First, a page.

Laser marking, as the name indicates, is just focused on creating a tiny mark on an object. For instance, a QR code, logo, or identification mark. Technically speaking, the target is slight de-coloration of the top layer to leave a mark with little or no material removal. This is achievable with a low-powered laser.

Whereas, laser engraving is a material process in which a laser penetrates and removes a layer; typically, 0.001 to 0.125 inches deep. The process requires a high-powered laser.

Laser etching is a form of engraving but differs in its approach. It removes material at a micro-surface level, with a cutting depth significantly less than engraving. This creates a mark that is less deep than traditional engraving. It’s used for applications where only a minimal alteration of the material surface is desired.

The Laser Engraving Process Explained

Now that you have learned the theory behind laser engraving, let’s focus on how the process gets done.

Step1: Design Creation

The first step is creating a design for engraving. You have two options: patterns or images. Vector designs, consisting of black and white lines and curves, are typical for engraving letters, logos, or patterns. You can create these using graphic design software.

laser engraving design creation

For colorful images, that are in PNG or JPG format, you need to convert them to a bitmap or grayscale image. This conversion informs the engraver about the depth of the engraving. You can use the bitmap modes on XCS software or imag-R for preparing photos for laser engraving.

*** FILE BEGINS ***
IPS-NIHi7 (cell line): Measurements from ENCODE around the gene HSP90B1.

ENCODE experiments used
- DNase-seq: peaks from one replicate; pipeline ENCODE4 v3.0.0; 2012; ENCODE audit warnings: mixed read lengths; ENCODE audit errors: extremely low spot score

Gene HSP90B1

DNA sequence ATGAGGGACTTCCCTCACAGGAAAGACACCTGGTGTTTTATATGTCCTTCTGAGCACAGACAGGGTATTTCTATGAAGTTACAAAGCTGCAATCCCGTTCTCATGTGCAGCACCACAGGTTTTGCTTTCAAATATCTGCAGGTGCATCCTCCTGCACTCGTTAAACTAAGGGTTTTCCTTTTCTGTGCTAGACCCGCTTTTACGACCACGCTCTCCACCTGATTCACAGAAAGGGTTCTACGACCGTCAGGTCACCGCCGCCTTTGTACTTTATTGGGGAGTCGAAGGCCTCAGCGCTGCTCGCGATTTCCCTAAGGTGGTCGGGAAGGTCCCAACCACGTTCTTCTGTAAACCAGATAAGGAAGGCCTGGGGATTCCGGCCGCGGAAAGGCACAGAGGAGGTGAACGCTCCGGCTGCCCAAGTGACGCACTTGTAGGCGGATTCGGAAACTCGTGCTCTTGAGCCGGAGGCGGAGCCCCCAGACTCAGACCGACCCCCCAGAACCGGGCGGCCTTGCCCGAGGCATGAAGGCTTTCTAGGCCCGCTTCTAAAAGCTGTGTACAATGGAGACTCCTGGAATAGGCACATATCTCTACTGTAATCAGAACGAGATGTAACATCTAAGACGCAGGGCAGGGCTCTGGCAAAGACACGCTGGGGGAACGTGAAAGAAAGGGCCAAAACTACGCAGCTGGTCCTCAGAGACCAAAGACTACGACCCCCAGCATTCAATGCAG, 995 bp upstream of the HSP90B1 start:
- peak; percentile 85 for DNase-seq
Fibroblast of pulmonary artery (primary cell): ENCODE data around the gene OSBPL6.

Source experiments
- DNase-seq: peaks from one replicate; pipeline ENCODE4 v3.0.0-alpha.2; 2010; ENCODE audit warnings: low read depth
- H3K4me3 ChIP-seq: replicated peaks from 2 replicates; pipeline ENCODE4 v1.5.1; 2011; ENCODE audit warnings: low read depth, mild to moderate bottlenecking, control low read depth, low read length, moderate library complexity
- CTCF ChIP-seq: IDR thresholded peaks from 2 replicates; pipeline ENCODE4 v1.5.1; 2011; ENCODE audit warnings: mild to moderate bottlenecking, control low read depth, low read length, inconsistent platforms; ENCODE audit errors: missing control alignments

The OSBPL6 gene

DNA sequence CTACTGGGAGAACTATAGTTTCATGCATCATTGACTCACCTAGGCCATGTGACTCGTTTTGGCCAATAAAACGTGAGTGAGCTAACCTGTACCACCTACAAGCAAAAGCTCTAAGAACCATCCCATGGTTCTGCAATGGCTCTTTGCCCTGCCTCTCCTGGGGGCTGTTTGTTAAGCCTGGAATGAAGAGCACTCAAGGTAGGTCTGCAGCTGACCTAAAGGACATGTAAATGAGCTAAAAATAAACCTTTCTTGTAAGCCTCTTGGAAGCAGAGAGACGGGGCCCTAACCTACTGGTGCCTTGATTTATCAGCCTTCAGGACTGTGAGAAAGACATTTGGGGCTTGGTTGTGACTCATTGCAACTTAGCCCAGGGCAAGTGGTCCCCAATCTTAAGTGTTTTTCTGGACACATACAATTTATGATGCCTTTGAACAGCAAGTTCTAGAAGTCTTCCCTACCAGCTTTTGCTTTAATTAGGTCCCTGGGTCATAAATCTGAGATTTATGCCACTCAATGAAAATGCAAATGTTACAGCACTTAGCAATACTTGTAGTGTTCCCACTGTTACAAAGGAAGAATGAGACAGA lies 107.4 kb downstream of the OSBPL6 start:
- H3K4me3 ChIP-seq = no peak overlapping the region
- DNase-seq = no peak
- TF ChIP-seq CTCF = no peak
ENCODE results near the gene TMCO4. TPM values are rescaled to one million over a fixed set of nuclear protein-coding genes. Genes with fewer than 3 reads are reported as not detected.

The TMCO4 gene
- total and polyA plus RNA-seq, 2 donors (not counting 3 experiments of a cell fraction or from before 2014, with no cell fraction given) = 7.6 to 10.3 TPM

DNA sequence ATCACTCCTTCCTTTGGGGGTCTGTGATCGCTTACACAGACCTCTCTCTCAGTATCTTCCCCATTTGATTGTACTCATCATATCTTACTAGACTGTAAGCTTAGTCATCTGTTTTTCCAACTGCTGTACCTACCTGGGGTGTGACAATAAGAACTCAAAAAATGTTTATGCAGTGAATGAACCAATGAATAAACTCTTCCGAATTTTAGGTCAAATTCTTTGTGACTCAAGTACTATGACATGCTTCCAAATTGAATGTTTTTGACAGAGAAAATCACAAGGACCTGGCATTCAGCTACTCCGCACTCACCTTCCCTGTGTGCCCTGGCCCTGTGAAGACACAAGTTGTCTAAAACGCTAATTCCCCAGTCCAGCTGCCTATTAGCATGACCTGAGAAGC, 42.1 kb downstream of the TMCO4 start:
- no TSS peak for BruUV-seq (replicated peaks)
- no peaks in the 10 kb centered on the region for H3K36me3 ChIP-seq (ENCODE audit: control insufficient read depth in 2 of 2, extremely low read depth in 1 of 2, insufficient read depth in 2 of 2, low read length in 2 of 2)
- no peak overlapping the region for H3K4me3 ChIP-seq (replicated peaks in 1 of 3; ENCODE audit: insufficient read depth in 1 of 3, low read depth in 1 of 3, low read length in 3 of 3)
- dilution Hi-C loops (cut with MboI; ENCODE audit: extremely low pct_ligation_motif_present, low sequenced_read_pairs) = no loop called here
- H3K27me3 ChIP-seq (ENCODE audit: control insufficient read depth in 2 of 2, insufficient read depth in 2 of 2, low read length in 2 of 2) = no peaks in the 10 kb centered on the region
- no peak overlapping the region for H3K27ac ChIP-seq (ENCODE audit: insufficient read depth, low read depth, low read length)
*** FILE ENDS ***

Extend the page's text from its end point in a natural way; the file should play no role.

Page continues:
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Step 2: Material Selection and Preparation

Choose a material suitable for your laser machine type. Clean the material before engraving. In some cases, to prevent burn marks, you may wet the material, for instance when engraving wood or leather.

Step 3: Setting up the Laser Machine

Set up your machine and place the material inside. Open the laser control software to access custom settings like power and number of passes. Drag and drop the design and position it rightly over the material you want to engrave.

laser engraving settings

Test different settings on scrap material to find the optimal ones. For xTool laser engravers, use our recommended material settings.

Step 4: The Engraving Process

Once the settings are set, there’s a framing option where the machine runs the engraving path. You may reposition the material or make final changes at this step.

Once you initiate the engraving process, the laser head automatically moves across the material. It removes material and dynamically adjusts power based on the design. The process becomes as simple as printing on paper.

Step 5: Cleaning Post Engraving

Clean the engraved surface after the process. Use a damp cloth to remove residue and dry it. You may paint or add a sealant to protect the engraving.


Laser engraving is a non-contact method where a focused beam of light vaporizes material, leaving a permanent mark. In industries, this technique is used for product identification and traceability. At home, it’s perfect for customizing small accessories to make them uniquely yours.

Interested in trying out laser engraving? Get an xTool Laser engraver and start crafting your designs. We look forward to seeing your creations and how you harness this innovative technology!